0LNewbie wrote:So, how are firms supposed to assess from your experience/personality/interviewing whether you're intelligent? Do you want them to administer their own assessment tests? Srs question.
It depends on what kind of business model Biglaw wants to use. They profit mightily from the disposable associate model. Every associate hour billed is profit, so they just need warm bodies that they can keep busy...they don't care if you can stick around.
The problem is that this is incredibly inefficient economically, and clients are sick of paying the high cost.
If you actually want to hire people that are going to last and become experts in the field, I think they should use some form of assessment and/or testing, in addition to more structured interviews. The key is balance: not relying too heavily on just one metric. Law schools themselves could make their grades more valuable by focusing more on writing and research...especially of the sort that requires researching novel legal issues not readily explained in E&Es and commercial outlines. If the grades were based on doing things lawyers actually do as a lawyer, they wouldn't be as worthless from a hiring standpoint.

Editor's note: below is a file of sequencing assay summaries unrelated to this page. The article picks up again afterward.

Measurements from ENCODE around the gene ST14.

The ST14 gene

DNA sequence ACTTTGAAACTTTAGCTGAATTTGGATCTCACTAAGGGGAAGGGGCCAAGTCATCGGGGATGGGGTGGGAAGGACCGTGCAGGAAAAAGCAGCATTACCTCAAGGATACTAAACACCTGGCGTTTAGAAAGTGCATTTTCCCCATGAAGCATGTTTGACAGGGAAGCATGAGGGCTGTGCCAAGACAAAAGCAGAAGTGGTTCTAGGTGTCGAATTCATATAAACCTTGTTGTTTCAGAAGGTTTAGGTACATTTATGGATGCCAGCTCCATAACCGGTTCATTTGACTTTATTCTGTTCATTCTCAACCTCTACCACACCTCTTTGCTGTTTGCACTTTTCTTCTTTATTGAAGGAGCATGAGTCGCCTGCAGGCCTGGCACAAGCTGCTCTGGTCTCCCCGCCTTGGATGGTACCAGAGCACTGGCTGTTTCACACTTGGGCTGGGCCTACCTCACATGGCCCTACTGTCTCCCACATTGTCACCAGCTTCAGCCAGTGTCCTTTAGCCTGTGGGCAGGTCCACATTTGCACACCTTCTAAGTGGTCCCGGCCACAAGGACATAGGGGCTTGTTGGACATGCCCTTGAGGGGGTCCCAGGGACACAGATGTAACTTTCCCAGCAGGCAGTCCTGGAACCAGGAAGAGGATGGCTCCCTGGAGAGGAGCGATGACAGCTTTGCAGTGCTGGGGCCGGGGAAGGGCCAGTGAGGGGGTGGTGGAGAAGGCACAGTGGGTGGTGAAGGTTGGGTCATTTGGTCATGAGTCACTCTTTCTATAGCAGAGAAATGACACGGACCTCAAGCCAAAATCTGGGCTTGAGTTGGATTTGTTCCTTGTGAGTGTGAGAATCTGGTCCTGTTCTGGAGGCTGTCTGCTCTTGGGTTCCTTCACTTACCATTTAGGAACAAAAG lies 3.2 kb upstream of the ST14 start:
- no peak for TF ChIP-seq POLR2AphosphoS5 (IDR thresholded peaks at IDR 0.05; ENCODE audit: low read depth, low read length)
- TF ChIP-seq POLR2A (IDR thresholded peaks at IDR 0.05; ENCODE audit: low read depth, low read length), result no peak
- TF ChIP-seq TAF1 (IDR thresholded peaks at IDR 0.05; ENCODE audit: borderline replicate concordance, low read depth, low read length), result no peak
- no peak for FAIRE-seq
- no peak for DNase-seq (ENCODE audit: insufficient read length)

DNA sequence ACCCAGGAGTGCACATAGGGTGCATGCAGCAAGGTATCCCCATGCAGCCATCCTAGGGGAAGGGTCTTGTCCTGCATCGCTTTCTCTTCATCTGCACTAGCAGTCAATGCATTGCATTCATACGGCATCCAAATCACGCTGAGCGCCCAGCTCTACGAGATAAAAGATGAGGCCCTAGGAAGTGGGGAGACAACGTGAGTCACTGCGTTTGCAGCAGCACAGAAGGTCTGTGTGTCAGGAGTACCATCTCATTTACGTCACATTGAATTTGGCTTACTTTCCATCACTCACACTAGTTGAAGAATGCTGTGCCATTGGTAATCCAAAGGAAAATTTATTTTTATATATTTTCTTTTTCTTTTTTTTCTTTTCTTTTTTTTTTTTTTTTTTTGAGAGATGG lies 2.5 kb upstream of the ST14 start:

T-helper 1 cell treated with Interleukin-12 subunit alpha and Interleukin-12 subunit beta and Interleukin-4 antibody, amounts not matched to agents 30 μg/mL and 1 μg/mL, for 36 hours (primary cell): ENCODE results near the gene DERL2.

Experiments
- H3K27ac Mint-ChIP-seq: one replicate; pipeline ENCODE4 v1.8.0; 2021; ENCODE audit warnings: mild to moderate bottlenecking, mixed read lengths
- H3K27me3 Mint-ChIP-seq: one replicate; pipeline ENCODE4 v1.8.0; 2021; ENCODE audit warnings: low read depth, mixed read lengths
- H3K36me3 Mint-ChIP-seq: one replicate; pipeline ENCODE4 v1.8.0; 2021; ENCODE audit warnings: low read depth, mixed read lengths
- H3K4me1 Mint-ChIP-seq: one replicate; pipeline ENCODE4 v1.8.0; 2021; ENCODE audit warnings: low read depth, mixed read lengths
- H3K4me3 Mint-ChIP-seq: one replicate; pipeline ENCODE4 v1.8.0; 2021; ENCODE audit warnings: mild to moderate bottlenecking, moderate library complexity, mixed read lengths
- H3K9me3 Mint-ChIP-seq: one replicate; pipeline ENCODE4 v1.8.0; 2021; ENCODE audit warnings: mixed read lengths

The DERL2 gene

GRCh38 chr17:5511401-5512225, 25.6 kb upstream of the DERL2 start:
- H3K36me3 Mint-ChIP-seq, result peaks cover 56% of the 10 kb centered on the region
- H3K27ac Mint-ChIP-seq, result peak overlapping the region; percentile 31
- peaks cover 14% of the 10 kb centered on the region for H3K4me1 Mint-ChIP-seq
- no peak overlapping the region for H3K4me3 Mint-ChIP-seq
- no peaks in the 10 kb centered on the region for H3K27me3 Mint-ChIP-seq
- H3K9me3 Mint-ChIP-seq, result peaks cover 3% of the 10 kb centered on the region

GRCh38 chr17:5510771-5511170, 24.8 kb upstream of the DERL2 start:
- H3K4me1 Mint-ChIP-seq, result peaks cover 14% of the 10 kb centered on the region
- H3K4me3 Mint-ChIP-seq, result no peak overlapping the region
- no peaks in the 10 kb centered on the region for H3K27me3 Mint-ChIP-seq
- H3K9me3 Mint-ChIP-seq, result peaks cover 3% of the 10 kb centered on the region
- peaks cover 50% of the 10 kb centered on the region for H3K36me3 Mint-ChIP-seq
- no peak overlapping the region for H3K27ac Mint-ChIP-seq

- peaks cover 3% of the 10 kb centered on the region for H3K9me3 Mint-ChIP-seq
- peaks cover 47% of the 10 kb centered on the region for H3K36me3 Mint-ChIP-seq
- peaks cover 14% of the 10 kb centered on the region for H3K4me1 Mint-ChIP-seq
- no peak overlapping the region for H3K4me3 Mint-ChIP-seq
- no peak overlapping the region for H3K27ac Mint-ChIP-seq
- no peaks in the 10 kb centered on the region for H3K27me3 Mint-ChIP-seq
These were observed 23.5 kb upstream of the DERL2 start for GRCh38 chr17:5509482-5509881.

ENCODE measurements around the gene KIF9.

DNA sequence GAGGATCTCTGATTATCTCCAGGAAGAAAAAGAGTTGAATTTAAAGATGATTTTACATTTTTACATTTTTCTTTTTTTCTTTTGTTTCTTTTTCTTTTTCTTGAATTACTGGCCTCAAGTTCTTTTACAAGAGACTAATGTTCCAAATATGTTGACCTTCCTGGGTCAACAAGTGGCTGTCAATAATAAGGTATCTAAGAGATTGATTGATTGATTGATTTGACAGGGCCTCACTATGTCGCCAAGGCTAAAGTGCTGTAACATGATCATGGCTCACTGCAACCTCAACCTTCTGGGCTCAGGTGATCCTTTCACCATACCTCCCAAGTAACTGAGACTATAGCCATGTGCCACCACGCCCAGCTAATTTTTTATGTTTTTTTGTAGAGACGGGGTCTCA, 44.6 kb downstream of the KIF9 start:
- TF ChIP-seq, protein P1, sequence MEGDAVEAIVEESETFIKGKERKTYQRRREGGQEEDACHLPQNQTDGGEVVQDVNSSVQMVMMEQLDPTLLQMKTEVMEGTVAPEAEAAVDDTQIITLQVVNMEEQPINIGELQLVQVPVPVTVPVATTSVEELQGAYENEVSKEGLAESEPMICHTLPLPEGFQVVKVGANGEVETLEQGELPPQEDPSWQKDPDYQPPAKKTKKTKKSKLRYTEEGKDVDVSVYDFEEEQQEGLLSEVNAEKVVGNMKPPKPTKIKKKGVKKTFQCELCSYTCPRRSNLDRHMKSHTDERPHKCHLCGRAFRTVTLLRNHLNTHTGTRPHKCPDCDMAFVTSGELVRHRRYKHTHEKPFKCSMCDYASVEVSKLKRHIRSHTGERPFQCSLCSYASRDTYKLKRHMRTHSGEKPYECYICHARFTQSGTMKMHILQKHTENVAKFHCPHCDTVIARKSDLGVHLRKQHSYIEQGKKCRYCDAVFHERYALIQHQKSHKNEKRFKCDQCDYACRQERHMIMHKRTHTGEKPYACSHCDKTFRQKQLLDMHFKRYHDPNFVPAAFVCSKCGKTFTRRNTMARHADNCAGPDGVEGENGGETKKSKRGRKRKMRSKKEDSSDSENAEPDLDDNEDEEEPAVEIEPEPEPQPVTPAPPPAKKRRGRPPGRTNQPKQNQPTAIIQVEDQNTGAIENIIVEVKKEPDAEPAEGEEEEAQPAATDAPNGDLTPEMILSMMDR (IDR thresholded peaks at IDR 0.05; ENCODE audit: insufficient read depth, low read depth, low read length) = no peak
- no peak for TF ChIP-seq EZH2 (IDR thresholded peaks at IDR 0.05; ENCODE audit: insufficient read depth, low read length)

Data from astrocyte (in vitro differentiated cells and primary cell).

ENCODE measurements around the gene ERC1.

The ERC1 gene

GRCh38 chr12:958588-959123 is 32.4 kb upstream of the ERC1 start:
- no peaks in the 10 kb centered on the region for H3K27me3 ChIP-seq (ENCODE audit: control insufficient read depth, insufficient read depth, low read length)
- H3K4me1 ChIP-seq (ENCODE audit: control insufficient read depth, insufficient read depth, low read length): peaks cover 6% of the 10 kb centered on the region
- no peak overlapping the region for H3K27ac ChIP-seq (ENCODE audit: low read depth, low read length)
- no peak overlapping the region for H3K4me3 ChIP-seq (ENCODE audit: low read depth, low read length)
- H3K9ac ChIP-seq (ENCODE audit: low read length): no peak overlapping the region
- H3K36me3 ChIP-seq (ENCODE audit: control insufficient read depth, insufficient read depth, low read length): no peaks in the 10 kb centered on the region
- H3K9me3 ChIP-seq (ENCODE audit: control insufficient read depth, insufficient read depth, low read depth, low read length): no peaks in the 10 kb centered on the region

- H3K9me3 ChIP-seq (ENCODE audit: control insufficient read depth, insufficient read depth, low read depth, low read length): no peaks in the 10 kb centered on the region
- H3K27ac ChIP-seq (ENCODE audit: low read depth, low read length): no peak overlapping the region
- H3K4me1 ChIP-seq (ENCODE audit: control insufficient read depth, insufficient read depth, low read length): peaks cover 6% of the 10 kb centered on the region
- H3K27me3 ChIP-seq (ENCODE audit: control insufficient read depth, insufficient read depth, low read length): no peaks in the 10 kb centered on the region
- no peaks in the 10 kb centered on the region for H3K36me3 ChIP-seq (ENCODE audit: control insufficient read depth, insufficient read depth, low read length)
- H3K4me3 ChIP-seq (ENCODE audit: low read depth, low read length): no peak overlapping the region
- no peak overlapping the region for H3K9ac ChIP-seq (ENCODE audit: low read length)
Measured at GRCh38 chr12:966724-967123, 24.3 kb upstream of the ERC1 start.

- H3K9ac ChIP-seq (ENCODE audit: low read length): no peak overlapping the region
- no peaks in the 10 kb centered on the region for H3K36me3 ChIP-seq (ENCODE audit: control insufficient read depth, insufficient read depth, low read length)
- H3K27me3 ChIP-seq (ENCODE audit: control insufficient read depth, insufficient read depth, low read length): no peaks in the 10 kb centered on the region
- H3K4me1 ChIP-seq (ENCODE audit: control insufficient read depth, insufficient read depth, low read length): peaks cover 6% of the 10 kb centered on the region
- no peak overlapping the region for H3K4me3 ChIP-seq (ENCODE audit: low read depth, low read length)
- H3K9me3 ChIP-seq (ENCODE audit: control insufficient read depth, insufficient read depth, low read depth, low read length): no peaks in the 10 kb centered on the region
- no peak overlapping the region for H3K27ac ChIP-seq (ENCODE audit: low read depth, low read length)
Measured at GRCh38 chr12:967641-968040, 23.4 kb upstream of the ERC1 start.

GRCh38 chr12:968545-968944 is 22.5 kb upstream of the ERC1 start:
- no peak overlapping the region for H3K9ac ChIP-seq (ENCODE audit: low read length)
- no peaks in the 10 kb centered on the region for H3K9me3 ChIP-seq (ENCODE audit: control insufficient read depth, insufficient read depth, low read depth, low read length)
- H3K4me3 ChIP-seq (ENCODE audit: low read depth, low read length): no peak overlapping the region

I also think they should change the third year of school into a sort of residency or internship. You can kind of do this via clinics already, but there's not a lot of options if you want to be on the defense side.
To sum it up, though, I think its important that they consider more factors than they currently do. I don't know if I'd do any better or worse with a different system, but I think it would be easier to live with the result if the process facially made more sense.
And it would surely benefit law firms, where clients are demanding experienced attorneys do the work. In this new environment, it will be the firms that retain the most associates that get the most business. And in that case, assessment-based hiring would certainly be advantageous.